I squat beside my red electric tea kettle in the windowed corner of my room in my mother’s house. I let the boiling water quiet before I pour it over the two yerba maté tea bags in my favorite ceramic cup here with the whimsical fox in her Christmas tree dress. (A barista in San Francisco once told me this particular herb doesn’t like boiling water.) The tea bags are the kind without strings or tags, and today they puff up and float to the top with their corners offered up to me, poking above the hot water, so I can grab them to dunk them without burning my fingers. This perfect offering makes me grateful, and I have one of those slivers of time when I feel like myself and am happy.
On Saturday afternoon I run out of sun. So I move my lime green yoga mat to an odd diagonal patch remaining on the walkway to do my chavasana. Even this winter sun warms me where it slants between the liquid amber branches and falls on my legs, my bare feet, my face. For long, quiet moments I surrender to trusting. I think about how lost I’ve let myself get in resisting what is. I don’t berate myself, though. This is hard, I tell myself. No wonder you lost track. This is not the first time this awareness as managed to swim to the top in the last two weeks. I know it might sink to the bottom again. But wouldn’t it be sweet if I could just find my way to trusting this now and its unfolding? Wouldn’t it be dear to just let joy and sweetness arise again and again and again?
This morning I coast on my bike again in that arc behind Ralph’s. I hear the mockingbird again, see the big waning moon hanging above the San Jacintos, then that surprising scent of fresh mint in the air. And it comes to me that this odd back way that passes by their dumpster has become an unexpected highlight for me, one of those repetitions akin to that freeway overpass in Oakland that also makes that lovely arc when the Oakland hills and north Oakland lie beyond and below and you move with the long curve of it, suspended in time. Or the bend on Tilton Road in Sebastopol when you walk downhill and round Scary Corner and if you are lucky you find turkey vultures perched in the oak trees with their wings spread wide, seeking the sun.
I don’t usually post other things to this blog, but I can’t think of a sweeter, more lively or loving or empowering “antidote” and encouragement to our current state of affairs than this video from the Resistance Revival Chorus. It may lift your heart, make you dance or clap. It made me do all three. It made me cry good tears.
Sending you all metta.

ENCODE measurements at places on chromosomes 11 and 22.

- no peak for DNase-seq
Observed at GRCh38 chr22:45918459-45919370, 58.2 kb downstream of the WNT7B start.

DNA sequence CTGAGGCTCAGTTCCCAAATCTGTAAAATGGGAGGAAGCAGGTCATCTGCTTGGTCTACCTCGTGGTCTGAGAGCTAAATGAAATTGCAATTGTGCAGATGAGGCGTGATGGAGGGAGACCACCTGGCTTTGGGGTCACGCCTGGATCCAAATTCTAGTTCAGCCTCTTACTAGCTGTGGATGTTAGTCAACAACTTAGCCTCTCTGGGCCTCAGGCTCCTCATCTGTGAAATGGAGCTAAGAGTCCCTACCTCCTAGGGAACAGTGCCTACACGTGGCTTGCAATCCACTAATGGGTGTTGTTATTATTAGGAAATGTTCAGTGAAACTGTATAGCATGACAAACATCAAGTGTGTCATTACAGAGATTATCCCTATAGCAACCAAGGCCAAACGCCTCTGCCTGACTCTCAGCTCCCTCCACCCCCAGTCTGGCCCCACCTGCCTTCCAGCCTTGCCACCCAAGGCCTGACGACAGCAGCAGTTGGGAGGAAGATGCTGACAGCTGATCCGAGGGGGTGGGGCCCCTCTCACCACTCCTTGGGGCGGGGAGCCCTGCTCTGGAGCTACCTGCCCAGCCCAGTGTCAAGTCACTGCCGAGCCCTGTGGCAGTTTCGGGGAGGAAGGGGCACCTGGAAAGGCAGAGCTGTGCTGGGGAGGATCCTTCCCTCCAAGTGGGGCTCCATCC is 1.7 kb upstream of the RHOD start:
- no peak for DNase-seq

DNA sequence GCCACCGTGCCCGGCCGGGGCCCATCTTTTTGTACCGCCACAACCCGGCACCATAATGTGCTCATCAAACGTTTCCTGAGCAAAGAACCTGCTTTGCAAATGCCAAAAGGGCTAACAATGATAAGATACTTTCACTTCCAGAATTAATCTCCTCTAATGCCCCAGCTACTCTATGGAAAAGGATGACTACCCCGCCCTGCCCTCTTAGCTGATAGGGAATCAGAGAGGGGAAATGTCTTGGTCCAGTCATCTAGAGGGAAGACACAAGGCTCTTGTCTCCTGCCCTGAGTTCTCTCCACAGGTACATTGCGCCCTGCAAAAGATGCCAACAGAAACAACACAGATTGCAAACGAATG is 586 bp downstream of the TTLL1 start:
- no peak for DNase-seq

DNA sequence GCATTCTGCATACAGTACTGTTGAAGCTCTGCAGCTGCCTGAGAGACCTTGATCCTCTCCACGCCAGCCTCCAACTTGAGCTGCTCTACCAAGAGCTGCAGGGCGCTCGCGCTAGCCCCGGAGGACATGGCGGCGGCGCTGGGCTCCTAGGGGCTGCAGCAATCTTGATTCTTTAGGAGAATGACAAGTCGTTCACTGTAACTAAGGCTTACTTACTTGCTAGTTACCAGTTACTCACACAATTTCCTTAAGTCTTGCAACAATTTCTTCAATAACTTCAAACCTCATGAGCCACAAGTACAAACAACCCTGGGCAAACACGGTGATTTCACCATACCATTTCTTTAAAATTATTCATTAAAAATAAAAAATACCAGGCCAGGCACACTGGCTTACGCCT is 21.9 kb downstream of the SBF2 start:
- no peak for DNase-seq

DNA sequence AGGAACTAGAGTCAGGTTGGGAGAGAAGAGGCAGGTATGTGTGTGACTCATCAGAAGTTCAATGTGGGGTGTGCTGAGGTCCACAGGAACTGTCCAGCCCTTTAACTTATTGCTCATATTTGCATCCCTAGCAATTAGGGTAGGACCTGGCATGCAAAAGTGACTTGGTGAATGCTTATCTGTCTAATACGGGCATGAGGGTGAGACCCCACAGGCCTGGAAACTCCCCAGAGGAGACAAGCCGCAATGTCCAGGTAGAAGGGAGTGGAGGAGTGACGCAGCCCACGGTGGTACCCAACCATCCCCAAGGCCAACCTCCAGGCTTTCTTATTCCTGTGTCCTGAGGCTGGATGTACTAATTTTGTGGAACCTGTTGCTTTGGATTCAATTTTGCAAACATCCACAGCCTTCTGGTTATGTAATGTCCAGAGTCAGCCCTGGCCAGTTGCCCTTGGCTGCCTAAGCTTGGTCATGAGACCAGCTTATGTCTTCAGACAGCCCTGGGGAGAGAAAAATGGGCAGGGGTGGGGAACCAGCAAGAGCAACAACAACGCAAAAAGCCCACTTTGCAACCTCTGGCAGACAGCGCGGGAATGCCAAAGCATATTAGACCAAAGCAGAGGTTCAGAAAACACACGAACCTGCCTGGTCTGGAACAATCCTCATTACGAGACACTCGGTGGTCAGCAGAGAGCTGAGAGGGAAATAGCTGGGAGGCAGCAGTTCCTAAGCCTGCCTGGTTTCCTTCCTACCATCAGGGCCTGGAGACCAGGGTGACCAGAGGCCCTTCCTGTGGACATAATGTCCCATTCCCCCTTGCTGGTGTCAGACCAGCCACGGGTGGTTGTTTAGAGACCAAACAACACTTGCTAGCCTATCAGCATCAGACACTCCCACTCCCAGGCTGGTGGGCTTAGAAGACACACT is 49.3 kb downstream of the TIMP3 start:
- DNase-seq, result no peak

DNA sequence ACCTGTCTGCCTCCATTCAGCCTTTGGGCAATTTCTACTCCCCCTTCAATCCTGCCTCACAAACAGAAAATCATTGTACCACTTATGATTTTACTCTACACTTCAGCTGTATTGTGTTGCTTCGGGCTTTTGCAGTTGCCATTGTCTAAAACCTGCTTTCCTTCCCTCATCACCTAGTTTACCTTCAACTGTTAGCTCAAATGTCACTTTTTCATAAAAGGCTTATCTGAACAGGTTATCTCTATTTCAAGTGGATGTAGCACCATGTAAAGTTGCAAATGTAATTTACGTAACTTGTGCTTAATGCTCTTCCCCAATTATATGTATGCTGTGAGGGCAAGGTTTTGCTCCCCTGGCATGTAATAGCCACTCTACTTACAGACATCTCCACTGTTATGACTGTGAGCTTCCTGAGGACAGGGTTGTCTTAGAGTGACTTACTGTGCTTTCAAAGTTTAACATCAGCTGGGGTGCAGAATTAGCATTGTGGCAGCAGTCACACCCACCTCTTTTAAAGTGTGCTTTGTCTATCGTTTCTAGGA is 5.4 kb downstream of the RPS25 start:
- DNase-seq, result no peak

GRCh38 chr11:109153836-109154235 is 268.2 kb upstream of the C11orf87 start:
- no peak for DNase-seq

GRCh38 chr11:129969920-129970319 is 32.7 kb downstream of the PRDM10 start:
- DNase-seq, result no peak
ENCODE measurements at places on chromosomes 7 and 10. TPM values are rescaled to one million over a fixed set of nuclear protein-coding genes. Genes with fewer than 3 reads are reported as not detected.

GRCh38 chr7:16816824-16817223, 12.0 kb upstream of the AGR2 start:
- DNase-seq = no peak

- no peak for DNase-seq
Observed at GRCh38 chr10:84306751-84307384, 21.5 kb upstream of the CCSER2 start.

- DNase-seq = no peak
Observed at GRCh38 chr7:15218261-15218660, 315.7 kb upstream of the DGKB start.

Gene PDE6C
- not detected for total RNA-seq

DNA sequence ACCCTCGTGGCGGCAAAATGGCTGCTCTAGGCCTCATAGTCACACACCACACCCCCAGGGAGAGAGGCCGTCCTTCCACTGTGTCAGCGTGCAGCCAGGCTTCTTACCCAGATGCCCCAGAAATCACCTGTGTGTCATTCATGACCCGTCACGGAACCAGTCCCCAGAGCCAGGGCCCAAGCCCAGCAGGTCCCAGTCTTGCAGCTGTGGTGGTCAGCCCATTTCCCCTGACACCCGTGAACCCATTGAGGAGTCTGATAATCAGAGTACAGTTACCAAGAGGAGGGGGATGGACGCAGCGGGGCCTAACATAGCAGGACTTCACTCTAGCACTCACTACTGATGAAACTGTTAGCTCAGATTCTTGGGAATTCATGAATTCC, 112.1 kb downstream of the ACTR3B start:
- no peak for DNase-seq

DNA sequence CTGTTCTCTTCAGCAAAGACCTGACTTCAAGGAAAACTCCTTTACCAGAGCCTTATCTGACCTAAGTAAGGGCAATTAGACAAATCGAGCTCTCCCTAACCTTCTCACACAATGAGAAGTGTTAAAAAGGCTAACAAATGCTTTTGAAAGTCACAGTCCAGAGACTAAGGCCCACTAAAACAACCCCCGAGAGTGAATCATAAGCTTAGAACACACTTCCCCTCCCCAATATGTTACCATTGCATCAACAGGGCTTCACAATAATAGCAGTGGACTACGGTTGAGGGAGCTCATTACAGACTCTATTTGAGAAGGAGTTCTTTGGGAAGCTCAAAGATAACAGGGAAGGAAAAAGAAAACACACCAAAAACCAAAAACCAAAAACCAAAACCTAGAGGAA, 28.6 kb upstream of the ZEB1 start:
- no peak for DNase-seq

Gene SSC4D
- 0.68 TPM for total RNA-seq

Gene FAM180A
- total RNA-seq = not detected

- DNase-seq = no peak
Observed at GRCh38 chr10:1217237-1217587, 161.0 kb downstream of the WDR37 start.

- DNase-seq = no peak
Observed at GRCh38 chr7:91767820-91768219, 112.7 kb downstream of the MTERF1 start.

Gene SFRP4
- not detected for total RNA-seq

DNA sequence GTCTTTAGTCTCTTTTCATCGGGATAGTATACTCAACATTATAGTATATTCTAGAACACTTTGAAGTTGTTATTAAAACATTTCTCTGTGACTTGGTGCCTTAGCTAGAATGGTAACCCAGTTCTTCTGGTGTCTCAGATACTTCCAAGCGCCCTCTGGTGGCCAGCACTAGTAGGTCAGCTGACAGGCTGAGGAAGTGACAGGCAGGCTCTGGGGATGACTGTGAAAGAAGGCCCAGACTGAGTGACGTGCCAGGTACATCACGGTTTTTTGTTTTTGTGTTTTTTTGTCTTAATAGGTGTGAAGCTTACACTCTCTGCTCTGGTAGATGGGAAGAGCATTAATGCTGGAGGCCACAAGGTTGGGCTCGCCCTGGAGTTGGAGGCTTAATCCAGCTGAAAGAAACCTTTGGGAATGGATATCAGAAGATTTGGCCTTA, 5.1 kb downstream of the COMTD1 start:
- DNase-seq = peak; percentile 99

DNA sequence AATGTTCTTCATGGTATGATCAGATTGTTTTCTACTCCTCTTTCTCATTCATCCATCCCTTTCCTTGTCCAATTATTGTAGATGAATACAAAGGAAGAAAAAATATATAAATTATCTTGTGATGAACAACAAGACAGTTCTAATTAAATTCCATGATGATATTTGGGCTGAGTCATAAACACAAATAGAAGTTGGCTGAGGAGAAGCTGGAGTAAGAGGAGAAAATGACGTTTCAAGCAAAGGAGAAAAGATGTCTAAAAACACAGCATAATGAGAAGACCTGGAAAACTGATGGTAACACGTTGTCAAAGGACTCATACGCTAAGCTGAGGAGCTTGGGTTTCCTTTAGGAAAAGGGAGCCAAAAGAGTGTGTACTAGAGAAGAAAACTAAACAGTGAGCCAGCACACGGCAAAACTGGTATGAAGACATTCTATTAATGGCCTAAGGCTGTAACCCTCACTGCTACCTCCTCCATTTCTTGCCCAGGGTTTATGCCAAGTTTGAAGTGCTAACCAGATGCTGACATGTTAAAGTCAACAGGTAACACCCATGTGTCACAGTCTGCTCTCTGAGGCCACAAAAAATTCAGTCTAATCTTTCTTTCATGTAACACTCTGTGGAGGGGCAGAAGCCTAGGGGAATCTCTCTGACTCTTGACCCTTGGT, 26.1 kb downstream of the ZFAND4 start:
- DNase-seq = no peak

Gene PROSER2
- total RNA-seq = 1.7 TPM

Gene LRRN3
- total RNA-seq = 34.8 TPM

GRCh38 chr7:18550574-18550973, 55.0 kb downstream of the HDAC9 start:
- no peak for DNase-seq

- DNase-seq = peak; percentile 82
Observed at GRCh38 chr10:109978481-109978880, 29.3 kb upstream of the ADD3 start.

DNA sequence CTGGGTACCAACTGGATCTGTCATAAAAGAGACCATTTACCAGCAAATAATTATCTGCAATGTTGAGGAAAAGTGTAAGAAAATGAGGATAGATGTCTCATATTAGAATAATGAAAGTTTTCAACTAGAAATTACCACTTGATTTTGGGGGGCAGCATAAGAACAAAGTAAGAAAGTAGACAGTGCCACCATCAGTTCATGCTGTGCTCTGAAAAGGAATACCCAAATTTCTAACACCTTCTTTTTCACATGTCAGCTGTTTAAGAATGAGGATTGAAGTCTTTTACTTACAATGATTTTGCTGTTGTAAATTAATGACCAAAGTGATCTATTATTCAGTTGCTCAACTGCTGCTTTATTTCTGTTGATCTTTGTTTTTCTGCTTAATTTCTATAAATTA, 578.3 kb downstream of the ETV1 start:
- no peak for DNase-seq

I rest my palm against my belly and take a deep breath. I am tired of the smog but grateful to my lungs and glad I am relaxed enough to feel like I can fill them. I have always felt like I am in some smaller section of humanity, on the edge, maybe, living on the fringe, but in moments like this I am in the center of it all.
[Editor’s note: Another snippet from our writing group, one of our “Two Words, Two Minutes.” The words were “fringe” and “belly.”]
The noxious air from the fires takes its toll. I am so looking forward to the possibility of our desert having both clean air and cooler temperatures, to be able to walk fast, take big gulps of air, pleasure in full lungs. I can’t wait for rain to return to us, wash the leaves of the desert orchid trees, fill the creek bed, lick our wounds clean. I can hear it now, hard rain on my umbrella, hundreds of frogs singing, mockingbirds alive again, the cacophony a happy jazz, slap of shoes on pavement, deep breaths of clean, wet air. Like marmalade on gingerbread, like the scent of garlic cooking in butter, like nothing can compare to being able to move in our outdoor world with ease. Oh, and no virus, too, while I am dreaming up our future, no wet masks in this rain, only cool air on warm, wet lips, fogged up glasses, singing myself now as I swing my hips, lengthen my stride, move boldly beyond where life has let me go in recent times, a big grin on my face.
[This piece came from our spontaneous writing session on September 14th. The words pulled from the magic pouch were: marmalade, lick, noxious, gingerbread, jazz.)
I ride my bike to Ralph’s to buy ice every day now while I wait for my new refrigerator to be delivered. I approach from the back, ride in the mornings beside the long, tall expanse of windowless cinderblock in the huge swathe of uninterrupted shade it provides. I tend to be alone there, just me and my bike, Carrot Girl, and a raven or two sitting in the desert heat with their mouths open on the top of the facing wall. When I pass by I smell mint.
Sometimes I remember to “look” for it, take big breaths of air in through my nose. Other times I forget, and it takes me by surprise, the scent permeating my mask. There are trees along the wall edging the property there, but no mint that I can find. One day I ride along the parking lot of the apartment buildings on the other side of the wall, hunting for mint there. I still wonder if someone might have a dozen terra cotta pots bursting with mint on their balcony.
I am having trouble navigating these times. But I haven’t stopped being grateful. Today, I pack two bags of ice, kombucha, lasagna, sunflower seeds on my bike. When I round the corner at the back of the building, the smell of mint comes to me. It is strong today, and I coast along in the shade, grinning, glad for the gift of it, for this small, unexplained mystery of life.